The summary below is intended as such and does therefore not represent the full depth and detail of the paper as published in Health and Social Care in the Community.
A distinctive feature of the novel enhanced supported living model developed and used by Northern Healthcare is the transparency with which it has been, and continues to be, informed by and subjected to rigorous evaluation. The description that follows is of an in-depth study of the personal experience of tenants of the enhanced supported living model used in Northern Healthcare residences. This is the first report of a number of studies of outcome. In the near future, we will make the results of other research on the value of supported living, conducted by university partners available on this website and in more formal academic journals.
Traditional supported living models have been shown to improve functioning and social inclusion in people with severe and persistent mental health problems1, 2. Such an approach may be effective in reducing hospitalisations3, and in providing secure accommodation for a population where housing needs are often unmet4, 5. Conversely, living in some supported accommodation has been described by tenants as being a depersonalising experience5, one of marginalisation6, 7, and as an ordeal to survive5. In addition, evaluations regarding housing and support also often lack a thorough consideration of the experiences of the individuals under their remit. While such findings are not without value, they have not however offered substantial insight into whether supported accommodations are effective in supporting the ongoing recovery process of their residents, nor have they given a voice to the very individuals whose recoveries are so intertwined with these services8. Indeed, a recent editorial in the British Journal of Psychiatry called for qualitative research (with an emphasis on reporting personal experience) to fill this notable void in our knowledge9.
The research team at Northern Healthcare conducted semi-structured interviews with nine residents of the service between July 2020 and February 2021. Transcripts were analysed using thematic analysis and indicated three superordinate themes of experiences considered valuable to residents:
(1) support from care staff which was readily available;
(2) a sense of community and daily activity offered by the residence and on-site activities; and
(3) the experience of supported living as a stepping-stone in an ongoing recovery process.
Firstly, one theme which emerged continuously throughout the interview process was the feeling of being comprehensively supported in their recovery process. Participants alluded to several provisions which they believed manifested this feeling. These ranged from the delivery of both formal therapeutic services to informal support from residence staff with basic everyday tasks to the security offered by the stability of their tenancy and support in recovery, which promoted a state of feeling ‘at home’. Residents frequently cited the availability and consistency of support as being important to their recovery and ongoing stability in terms of not only their diagnosis, but also wider associated health problems.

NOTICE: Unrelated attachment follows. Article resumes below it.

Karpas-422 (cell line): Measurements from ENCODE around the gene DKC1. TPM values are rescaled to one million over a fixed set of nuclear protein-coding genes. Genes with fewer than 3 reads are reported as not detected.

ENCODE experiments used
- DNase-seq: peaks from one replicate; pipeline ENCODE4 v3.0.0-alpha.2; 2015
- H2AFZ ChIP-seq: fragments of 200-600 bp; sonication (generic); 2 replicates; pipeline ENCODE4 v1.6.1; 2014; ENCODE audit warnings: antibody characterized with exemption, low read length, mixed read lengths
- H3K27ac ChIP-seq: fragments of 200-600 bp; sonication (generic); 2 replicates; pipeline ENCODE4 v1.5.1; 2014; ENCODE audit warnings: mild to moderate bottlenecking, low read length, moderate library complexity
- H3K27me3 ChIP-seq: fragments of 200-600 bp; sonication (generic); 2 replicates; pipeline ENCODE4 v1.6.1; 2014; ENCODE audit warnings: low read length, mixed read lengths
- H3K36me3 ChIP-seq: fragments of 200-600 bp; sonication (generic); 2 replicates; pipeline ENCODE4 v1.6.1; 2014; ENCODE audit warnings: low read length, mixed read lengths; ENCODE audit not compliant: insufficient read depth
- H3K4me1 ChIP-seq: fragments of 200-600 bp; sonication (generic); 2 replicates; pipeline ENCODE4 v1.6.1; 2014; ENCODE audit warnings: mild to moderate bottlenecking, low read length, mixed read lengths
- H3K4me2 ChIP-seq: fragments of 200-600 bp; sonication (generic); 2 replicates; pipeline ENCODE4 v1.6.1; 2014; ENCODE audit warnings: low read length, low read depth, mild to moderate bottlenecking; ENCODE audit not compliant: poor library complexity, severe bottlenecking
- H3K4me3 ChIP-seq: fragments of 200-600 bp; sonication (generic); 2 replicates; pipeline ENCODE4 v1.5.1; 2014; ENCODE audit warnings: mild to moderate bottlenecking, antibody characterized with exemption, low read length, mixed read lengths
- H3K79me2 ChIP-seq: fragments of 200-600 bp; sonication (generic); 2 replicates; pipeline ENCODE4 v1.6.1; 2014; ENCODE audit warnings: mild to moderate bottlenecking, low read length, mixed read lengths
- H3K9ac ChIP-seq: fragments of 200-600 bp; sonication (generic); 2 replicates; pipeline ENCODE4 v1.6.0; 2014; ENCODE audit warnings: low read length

Secondly, residents also frequently commented on the feeling of community offered by their tenancy. Every resident partaking in the interviews noted that they felt that they had, to some extent, made connections within the residence, either with staff members or fellow residents, with many citing that these connections had developed into, or felt like, friendships.
Finally, supported living was often discussed as a means of developing functional independence. Again, residents associated the support offered by their residency and care staff in supporting their rehabilitation and fostering their autonomy. The value of wider rehabilitation in the support provided by supported living was echoed in residents’ conceptualisations of their time at Northern Healthcare as being a ‘stepping-stone’ in their ongoing recovery.
Overall, our findings highlighted the power of comprehensive care in the enhanced supported living model. Residents frequently cited the value of supportive staff, peer relations, autonomy, and fostering hope in empowering them in their ongoing recovery. Additionally, and notably, these findings also indicate the importance and value of giving the opportunity to residents for their voices and experiences to be heard.
Author: Steven Barnes BSc(Hons)